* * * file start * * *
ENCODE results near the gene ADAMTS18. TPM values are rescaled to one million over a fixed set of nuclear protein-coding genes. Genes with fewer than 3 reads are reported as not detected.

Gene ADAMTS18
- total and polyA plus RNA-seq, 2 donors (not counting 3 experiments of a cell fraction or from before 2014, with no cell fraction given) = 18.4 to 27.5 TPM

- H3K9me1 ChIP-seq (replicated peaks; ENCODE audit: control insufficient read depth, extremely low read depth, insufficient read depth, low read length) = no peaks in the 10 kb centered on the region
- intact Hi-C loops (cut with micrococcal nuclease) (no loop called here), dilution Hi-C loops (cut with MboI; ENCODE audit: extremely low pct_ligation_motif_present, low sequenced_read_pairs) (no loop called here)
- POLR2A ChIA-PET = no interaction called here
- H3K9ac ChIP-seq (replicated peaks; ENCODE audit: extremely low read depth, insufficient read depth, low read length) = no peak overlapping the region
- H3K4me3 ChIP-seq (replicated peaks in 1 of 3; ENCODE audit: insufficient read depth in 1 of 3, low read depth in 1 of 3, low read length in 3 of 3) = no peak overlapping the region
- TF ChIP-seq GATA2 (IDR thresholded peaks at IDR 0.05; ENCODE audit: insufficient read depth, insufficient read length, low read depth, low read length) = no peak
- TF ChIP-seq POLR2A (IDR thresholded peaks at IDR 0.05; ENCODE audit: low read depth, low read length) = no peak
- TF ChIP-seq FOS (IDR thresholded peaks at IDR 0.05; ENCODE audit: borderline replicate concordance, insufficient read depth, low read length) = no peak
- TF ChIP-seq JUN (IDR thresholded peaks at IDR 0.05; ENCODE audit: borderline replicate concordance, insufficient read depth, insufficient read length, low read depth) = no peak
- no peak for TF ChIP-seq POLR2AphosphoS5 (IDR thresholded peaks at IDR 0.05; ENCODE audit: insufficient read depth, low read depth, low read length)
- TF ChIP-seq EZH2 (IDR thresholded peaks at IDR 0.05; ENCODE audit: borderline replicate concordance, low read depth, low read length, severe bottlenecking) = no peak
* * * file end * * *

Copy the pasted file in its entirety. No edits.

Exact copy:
ENCODE results near the gene ADAMTS18. TPM values are rescaled to one million over a fixed set of nuclear protein-coding genes. Genes with fewer than 3 reads are reported as not detected.

Gene ADAMTS18
- total and polyA plus RNA-seq, 2 donors (not counting 3 experiments of a cell fraction or from before 2014, with no cell fraction given) = 18.4 to 27.5 TPM

- H3K9me1 ChIP-seq (replicated peaks; ENCODE audit: control insufficient read depth, extremely low read depth, insufficient read depth, low read length) = no peaks in the 10 kb centered on the region
- intact Hi-C loops (cut with micrococcal nuclease) (no loop called here), dilution Hi-C loops (cut with MboI; ENCODE audit: extremely low pct_ligation_motif_present, low sequenced_read_pairs) (no loop called here)
- POLR2A ChIA-PET = no interaction called here
- H3K9ac ChIP-seq (replicated peaks; ENCODE audit: extremely low read depth, insufficient read depth, low read length) = no peak overlapping the region
- H3K4me3 ChIP-seq (replicated peaks in 1 of 3; ENCODE audit: insufficient read depth in 1 of 3, low read depth in 1 of 3, low read length in 3 of 3) = no peak overlapping the region
- TF ChIP-seq GATA2 (IDR thresholded peaks at IDR 0.05; ENCODE audit: insufficient read depth, insufficient read length, low read depth, low read length) = no peak
- TF ChIP-seq POLR2A (IDR thresholded peaks at IDR 0.05; ENCODE audit: low read depth, low read length) = no peak
- TF ChIP-seq FOS (IDR thresholded peaks at IDR 0.05; ENCODE audit: borderline replicate concordance, insufficient read depth, low read length) = no peak
- TF ChIP-seq JUN (IDR thresholded peaks at IDR 0.05; ENCODE audit: borderline replicate concordance, insufficient read depth, insufficient read length, low read depth) = no peak
- no peak for TF ChIP-seq POLR2AphosphoS5 (IDR thresholded peaks at IDR 0.05; ENCODE audit: insufficient read depth, low read depth, low read length)
- TF ChIP-seq EZH2 (IDR thresholded peaks at IDR 0.05; ENCODE audit: borderline replicate concordance, low read depth, low read length, severe bottlenecking) = no peak